Archive for the ‘biotech/medical’ category: Page 4

Mar 17, 2023

New gene-editing technique reverses vision loss in mice

Posted by in categories: biotech/medical, genetics, neuroscience

Researchers in China have successfully restored the vision of mice with retinitis pigmentosa, one of the major causes of blindness in humans. The study, to be published March 17 in the Journal of Experimental Medicine, uses a new, highly versatile form of CRISPR-based genome editing with the potential to correct a wide variety of disease-causing genetic mutations.

Researchers have previously used genome editing to restore the vision of mice with , such as Leber , that affect the , a layer of non-neuronal cells in the eye that supports the light-sensing rod and cone photoreceptor cells. However, most inherited forms of blindness, including , are caused by in the neural photoreceptors themselves.

“The ability to edit the genome of neural retinal cells, particularly unhealthy or dying photoreceptors, would provide much more convincing evidence for the potential applications of these genome-editing tools in treating diseases such as retinitis pigmentosa,” says Kai Yao, a professor at the Wuhan University of Science and Technology.

Mar 16, 2023

Understanding how exercise induces systemic metabolic benefits

Posted by in categories: biotech/medical, health

Northwestern Medicine scientists have uncovered a mechanism by which exercise activates metabolic benefits in the body, according to a new study published in Cell Metabolism.

It’s well known that exercise elicits many . However, how this is accomplished is not yet well understood. During exercise, , the body’s cellular recycling system that allows old or damaged cellular structures to be broken down, is activated in both contracting muscles and various non-contracting organs, such as the liver.

In the study, investigators performed proteomic analyses on the blood of mice before and after exercise. They identified a protein secreted from contracting muscle, FN1, which significantly increased in the plasma and serum of mice after exercise.

Mar 16, 2023

How to manage the fear of cancer recurrence

Posted by in category: biotech/medical

Even if you’re in remission or you show no evidence of disease, you may still have fears that cancer may return. We spoke with our social work counselors to learn more about fear of recurrence and get advice on how to manage it.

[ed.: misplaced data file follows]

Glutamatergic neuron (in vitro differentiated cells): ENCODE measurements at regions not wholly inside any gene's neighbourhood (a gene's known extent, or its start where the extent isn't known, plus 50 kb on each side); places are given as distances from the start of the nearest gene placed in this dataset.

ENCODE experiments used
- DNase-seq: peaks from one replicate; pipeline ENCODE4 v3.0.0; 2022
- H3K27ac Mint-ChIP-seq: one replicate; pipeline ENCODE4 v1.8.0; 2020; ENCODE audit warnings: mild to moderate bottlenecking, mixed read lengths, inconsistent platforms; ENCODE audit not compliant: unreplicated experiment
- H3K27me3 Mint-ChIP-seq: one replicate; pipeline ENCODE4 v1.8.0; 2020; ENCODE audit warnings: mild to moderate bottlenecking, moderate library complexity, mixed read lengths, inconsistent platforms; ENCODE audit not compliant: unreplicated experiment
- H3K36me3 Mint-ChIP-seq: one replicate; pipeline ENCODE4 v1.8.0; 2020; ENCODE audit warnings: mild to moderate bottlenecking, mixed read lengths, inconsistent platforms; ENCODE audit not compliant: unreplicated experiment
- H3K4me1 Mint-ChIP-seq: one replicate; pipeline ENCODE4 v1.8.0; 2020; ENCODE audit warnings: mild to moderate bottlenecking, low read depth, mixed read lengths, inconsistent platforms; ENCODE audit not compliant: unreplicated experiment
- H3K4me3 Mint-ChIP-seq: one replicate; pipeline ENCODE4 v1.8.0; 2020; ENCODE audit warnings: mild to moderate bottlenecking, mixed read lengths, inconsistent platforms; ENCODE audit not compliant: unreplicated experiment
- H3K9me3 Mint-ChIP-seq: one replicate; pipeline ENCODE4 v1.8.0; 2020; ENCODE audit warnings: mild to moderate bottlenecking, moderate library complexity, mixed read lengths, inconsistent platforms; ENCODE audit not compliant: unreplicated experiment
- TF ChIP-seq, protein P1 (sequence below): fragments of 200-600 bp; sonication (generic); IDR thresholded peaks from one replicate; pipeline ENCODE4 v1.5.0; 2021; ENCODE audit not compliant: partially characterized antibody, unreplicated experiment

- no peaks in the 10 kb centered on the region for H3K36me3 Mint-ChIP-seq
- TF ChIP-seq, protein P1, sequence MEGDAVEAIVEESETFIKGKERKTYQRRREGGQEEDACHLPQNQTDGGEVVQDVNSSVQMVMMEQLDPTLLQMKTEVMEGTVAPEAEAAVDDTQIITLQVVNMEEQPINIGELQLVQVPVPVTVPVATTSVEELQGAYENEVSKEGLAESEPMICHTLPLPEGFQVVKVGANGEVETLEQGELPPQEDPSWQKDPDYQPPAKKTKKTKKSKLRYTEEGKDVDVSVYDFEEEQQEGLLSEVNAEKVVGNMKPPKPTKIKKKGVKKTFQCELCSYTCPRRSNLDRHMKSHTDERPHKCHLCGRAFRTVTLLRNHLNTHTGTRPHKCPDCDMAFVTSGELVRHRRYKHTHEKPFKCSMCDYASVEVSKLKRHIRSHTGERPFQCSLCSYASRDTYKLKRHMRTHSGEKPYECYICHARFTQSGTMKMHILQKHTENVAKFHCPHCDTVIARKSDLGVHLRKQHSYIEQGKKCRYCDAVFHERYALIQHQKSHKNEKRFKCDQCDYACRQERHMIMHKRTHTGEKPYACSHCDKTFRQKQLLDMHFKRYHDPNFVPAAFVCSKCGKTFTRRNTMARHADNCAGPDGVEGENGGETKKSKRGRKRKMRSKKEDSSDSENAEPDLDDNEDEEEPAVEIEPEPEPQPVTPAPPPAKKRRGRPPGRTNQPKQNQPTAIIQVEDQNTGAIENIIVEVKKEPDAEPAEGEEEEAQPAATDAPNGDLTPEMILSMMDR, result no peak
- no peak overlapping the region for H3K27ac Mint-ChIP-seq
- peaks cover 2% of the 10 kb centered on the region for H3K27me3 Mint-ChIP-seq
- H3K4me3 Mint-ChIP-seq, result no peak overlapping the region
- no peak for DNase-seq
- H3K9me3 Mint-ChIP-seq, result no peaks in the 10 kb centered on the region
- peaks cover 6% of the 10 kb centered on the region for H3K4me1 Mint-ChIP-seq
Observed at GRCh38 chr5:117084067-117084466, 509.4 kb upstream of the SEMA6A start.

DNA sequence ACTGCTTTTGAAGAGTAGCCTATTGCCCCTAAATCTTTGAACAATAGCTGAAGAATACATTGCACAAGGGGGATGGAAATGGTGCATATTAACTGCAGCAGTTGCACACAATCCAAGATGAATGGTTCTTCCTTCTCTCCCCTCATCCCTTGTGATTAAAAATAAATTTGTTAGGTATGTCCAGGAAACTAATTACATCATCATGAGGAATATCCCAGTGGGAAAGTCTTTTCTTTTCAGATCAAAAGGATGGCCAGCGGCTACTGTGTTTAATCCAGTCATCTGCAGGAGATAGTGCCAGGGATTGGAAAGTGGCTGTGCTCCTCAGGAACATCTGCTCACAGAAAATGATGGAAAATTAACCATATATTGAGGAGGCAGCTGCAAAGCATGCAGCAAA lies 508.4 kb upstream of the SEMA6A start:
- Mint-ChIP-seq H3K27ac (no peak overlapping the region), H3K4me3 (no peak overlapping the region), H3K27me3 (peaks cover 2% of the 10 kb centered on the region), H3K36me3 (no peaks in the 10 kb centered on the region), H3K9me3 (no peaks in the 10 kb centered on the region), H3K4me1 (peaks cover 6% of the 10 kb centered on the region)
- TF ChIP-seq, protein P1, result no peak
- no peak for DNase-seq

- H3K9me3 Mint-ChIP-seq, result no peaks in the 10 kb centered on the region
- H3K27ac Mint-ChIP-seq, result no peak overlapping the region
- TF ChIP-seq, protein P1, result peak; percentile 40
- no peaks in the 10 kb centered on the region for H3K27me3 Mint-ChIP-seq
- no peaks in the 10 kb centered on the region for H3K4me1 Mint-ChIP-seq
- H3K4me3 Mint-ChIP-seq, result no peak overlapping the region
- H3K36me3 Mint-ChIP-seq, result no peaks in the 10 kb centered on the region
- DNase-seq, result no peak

Mar 16, 2023

Superconducting Breakthrough! This REALLY Changes Everything!

Posted by in categories: biotech/medical, space travel

Superconducting at 69F!
Advanced superconducting materials at room temperature will bring about a paradigm shift in human technology and help us make great advances in energy, medicine, electronics and space explorations.
The Terran Space Academy walks you through the importance of the latest discovery, the details behind their research, and the space technologies it will immediately impact.
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Continue reading “Superconducting Breakthrough! This REALLY Changes Everything!” »

Mar 16, 2023

A new way to remove waste from the brain after hemorrhage

Posted by in categories: biotech/medical, neuroscience

Intracerebral hemorrhage, and bleeding into the brain tissue, is a devastating neurological condition affecting millions of people annually. It has a high mortality rate, while survivors are affected by long-term neurological deficits. No medication has been found to support brain recovery following hemorrhage.

In an , researchers from the Brain Repair laboratory, University of Helsinki, together with their Taiwanese colleagues investigated whether a protein called cerebral dopamine (CDNF) has potential as a treatment for brain hemorrhage.

Researchers suggest that cerebral dopamine neurotrophic factor, a protein being currently tested for Parkinson’s disease treatment, also has therapeutic effects and enhances immune cell’s response after brain hemorrhage.

Mar 16, 2023

Humans in 2100 could be ageless bionic hybrids & Elon Musk-style ‘cyborgs’